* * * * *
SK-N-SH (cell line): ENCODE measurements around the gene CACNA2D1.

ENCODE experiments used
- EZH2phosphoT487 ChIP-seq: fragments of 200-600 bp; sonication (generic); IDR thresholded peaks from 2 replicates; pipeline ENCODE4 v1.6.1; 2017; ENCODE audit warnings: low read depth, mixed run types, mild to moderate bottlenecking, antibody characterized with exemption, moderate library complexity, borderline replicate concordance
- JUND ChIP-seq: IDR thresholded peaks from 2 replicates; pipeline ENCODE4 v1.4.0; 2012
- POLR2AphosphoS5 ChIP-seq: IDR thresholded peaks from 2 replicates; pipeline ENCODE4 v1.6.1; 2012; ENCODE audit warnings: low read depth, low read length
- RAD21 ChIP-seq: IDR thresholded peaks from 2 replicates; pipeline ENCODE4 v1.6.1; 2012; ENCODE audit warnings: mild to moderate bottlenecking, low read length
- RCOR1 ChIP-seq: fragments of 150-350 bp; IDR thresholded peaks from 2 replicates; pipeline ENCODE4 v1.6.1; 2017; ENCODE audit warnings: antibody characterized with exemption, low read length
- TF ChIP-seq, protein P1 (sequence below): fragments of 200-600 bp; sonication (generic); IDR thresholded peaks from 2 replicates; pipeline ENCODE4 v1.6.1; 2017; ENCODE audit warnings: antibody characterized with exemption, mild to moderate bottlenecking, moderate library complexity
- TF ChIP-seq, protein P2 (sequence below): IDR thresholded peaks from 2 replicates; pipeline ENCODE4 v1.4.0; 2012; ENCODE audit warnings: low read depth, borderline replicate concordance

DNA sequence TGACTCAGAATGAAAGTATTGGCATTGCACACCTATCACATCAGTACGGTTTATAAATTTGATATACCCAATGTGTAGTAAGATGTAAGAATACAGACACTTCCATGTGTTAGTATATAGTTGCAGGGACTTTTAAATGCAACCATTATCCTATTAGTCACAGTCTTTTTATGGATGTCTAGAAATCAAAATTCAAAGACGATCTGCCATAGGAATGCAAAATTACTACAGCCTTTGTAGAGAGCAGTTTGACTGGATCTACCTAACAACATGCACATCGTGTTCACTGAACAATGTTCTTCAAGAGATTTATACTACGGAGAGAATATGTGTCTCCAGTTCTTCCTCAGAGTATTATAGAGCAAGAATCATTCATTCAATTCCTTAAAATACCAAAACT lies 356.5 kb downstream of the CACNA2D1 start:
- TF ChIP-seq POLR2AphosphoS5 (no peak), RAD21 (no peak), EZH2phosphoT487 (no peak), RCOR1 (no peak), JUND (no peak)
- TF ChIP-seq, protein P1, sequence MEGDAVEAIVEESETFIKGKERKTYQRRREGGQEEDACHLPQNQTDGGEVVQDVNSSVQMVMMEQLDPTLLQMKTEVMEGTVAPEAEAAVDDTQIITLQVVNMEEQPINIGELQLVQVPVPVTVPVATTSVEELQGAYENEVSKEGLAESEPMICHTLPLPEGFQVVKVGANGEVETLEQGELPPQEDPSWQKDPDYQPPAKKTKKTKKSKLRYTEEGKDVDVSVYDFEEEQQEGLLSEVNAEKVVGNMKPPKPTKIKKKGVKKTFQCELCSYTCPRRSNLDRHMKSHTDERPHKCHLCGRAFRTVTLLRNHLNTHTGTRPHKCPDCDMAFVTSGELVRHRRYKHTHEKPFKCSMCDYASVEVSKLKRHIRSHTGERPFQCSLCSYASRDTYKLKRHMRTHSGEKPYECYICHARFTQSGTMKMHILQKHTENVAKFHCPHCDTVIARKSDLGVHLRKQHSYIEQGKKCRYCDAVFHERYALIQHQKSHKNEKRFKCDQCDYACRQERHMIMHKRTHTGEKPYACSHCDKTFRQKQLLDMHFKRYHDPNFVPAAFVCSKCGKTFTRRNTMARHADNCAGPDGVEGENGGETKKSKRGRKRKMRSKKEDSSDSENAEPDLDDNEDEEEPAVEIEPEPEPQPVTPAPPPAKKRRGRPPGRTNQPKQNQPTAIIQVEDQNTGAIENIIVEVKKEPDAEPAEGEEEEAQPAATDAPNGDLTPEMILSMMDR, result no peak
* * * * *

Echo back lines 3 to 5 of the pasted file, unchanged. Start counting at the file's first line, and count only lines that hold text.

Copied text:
- EZH2phosphoT487 ChIP-seq: fragments of 200-600 bp; sonication (generic); IDR thresholded peaks from 2 replicates; pipeline ENCODE4 v1.6.1; 2017; ENCODE audit warnings: low read depth, mixed run types, mild to moderate bottlenecking, antibody characterized with exemption, moderate library complexity, borderline replicate concordance
- JUND ChIP-seq: IDR thresholded peaks from 2 replicates; pipeline ENCODE4 v1.4.0; 2012
- POLR2AphosphoS5 ChIP-seq: IDR thresholded peaks from 2 replicates; pipeline ENCODE4 v1.6.1; 2012; ENCODE audit warnings: low read depth, low read length